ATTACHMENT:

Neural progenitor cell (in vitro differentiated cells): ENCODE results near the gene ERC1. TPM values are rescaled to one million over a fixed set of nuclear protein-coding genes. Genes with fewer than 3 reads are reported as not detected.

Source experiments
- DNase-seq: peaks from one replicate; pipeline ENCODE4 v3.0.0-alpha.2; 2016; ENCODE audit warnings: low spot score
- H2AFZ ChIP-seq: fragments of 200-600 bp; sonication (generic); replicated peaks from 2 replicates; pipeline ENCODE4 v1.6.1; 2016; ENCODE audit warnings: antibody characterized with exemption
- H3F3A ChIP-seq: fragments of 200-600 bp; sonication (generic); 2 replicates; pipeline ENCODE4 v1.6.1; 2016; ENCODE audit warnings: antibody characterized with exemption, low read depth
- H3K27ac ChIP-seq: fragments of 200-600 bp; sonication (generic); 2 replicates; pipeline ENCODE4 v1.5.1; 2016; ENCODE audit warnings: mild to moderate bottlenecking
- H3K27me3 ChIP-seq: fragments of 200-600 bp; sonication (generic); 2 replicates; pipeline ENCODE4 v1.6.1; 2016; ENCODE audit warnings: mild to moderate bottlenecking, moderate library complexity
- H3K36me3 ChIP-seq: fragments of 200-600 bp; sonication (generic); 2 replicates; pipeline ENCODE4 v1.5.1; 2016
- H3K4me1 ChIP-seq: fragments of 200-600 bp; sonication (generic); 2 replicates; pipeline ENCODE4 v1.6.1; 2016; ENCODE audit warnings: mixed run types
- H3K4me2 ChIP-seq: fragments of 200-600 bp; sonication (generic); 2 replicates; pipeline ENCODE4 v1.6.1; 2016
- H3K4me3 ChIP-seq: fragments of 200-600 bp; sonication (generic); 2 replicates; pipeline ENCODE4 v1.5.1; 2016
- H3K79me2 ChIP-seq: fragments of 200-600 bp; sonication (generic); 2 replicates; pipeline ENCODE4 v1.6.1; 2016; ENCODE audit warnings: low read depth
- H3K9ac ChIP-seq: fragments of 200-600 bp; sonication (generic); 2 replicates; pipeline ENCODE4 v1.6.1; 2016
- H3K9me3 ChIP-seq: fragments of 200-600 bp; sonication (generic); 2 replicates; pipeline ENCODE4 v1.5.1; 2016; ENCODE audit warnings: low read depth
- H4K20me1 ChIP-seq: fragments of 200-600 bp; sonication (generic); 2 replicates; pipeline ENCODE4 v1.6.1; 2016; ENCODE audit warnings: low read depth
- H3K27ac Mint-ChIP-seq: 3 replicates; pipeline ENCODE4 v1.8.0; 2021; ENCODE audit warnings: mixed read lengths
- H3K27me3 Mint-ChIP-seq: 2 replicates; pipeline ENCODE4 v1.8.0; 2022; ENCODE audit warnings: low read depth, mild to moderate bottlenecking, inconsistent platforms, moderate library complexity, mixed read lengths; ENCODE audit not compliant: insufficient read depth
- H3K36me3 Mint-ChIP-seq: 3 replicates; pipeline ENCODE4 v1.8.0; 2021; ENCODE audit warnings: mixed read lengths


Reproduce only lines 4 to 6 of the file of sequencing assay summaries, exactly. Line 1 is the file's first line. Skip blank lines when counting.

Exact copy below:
- H2AFZ ChIP-seq: fragments of 200-600 bp; sonication (generic); replicated peaks from 2 replicates; pipeline ENCODE4 v1.6.1; 2016; ENCODE audit warnings: antibody characterized with exemption
- H3F3A ChIP-seq: fragments of 200-600 bp; sonication (generic); 2 replicates; pipeline ENCODE4 v1.6.1; 2016; ENCODE audit warnings: antibody characterized with exemption, low read depth
- H3K27ac ChIP-seq: fragments of 200-600 bp; sonication (generic); 2 replicates; pipeline ENCODE4 v1.5.1; 2016; ENCODE audit warnings: mild to moderate bottlenecking